The sound you’re after has TOO many variables between it and you for anything but a rough approximation - what’s ironic and the fuel for continuous arguing is your wish to remove one very important variable - the only one we know for certain: the recorded sound!

I don’t know why this upsets you so to the point where at least twice now you’ve asked me to leave the thread
Well, I dunno - maybe it's because you don't seem to understand what was actually going on with the things that went into that sound?

It's a synergy. The instrument, the technique, both playing and recording, the microphones. You have to understand it all and understand how it works together. You also have to know enough to separate the reality of the technology and recording technique of the time from the immense mounds of stinking BS that have grown up around what people who simply were not around back then have popularized about those times.

I'm 67 years old. Back then is when I started out as a kid. My first visit to a studio was when Ampex 3-track was still state of the art. For the past 15-20 years I*'ve been keenly interested in the techniques of the era when knowledge of how the acoustics of recording worked, before everybody got side tracked with wiz-bang technology. Been there, done that.

What I'n saying is that I've made a point of understanding how things were done back then and WHY, I'm not just guessing.

You have to understand how it all works together, it's not one thing or the other.
Old 29th April 2018
  #195
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I was at an open jam the other night and a guy had a late fifties or early 60's J50 and it totally had that early Dylan and JT sound. I have a 2013 J45 and it sounds nothing like that.
Old 29th April 2018
  #196
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TurboJets's Avatar
Quote:
Originally Posted by John Eppstein View Post
Understand, when you back the mic off 2-3 feet the guitar sound isn't nearly so bright. You have to start with the techniques in use at the time. You also don't get the pick and fingering artifacts.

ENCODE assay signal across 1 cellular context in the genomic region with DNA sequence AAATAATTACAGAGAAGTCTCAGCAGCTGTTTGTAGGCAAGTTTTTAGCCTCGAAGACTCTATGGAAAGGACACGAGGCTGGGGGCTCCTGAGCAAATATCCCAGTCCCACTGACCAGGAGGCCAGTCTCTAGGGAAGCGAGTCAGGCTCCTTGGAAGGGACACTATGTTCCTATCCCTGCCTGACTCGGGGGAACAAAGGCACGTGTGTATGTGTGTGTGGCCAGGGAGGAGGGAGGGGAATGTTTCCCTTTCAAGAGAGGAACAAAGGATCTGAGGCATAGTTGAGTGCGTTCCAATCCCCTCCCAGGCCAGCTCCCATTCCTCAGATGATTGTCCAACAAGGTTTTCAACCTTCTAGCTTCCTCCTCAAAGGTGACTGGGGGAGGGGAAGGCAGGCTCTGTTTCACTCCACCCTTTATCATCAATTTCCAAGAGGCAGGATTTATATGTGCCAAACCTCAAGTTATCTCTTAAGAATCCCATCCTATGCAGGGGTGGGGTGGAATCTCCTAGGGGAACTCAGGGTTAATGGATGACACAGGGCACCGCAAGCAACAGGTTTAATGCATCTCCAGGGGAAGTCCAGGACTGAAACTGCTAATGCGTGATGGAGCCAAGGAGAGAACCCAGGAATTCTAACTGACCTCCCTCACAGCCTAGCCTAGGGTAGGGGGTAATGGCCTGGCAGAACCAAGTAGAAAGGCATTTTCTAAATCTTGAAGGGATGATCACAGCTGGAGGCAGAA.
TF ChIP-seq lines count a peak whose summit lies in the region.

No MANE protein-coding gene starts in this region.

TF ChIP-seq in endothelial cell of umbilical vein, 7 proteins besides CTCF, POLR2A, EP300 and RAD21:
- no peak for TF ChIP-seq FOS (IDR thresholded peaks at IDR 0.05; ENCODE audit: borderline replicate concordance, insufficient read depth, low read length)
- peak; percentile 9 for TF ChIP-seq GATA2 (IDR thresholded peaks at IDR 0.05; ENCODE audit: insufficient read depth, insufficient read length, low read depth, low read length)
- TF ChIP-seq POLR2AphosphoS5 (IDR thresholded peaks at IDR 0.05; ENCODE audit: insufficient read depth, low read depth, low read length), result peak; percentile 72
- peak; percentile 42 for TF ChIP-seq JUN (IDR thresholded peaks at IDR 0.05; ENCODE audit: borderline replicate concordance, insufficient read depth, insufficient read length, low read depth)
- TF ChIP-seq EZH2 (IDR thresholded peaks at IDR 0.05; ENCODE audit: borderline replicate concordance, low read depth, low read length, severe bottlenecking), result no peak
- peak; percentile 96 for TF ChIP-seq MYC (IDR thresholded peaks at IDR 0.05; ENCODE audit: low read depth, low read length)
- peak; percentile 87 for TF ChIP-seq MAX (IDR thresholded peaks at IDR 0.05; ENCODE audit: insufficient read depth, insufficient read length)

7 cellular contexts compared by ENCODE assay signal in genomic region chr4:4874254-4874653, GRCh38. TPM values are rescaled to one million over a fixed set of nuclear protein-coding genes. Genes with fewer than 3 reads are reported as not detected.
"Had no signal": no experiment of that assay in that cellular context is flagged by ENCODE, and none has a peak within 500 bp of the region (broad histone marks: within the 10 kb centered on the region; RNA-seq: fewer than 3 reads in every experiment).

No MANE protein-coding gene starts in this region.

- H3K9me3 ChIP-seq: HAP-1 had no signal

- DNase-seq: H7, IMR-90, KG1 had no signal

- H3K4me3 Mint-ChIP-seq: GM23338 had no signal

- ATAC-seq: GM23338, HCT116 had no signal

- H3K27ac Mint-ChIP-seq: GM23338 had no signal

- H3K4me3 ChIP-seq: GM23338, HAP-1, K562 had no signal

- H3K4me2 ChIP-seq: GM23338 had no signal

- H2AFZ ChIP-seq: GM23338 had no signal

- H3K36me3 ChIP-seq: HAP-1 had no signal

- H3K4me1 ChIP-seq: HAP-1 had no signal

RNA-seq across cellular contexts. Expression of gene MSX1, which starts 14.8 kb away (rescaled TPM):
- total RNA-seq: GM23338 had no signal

You've said this several times recently and I think its one of the truest things that some people take for granted.

For a long time I always close mic'd AC guitar's. Why? I don't know really. Probably because I just didn't know better. In the studio the engineer always set the mic 2-3 feet away, but I was too stupid to emulate that. When I finally broke my habits and put the mic 2-3 feet out, the tracks started sounding "better" for all the reasons you list, John.
Old 29th April 2018
  #197
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I've tried a lot of mics over the years--some cheap, some expensive, some great, some horrible. The one that comes immediately to mind in reminding me of and old, low-fi ish , passive sound was one that I had years ago starting out: the Nady RSM-2 Ribbon. It was low-fi-ish but hyper warm when ran into a cheap, Mackie VLZ3 pre and altogether too muddy and unusable when ran through a tube pre. The Nady is modeled after the AEA R84 but as one might guess from the price, nowhere near that in terms of overall quality.

I'm not sure how much the low-fi aspect of older music is important to you, but as cheap as those Nady's are, can probably pick one up and have fun just trying . The Kel Audio HM-2D has a bit of that character also and is pretty cheap too, though just a bit lacking in highs and "passive" sounding compared to other condensers. The Oktava 019's have a bit of that also and are similarly dirt cheap, though I would describe them as "dark" and the Kel as "neutral" and only the ribbon as really "warm."

The more expensive ribbons I have nowadays tend to be more more high-fi sounding. Less boomy, better signal with less noise, cleaner transients, etc. That Nady immediately reminded me of old Dylan or even older music, like some old LeadBelly recording. If I can get there at all now for acoustic it would probably be using a dynamic like the RE20.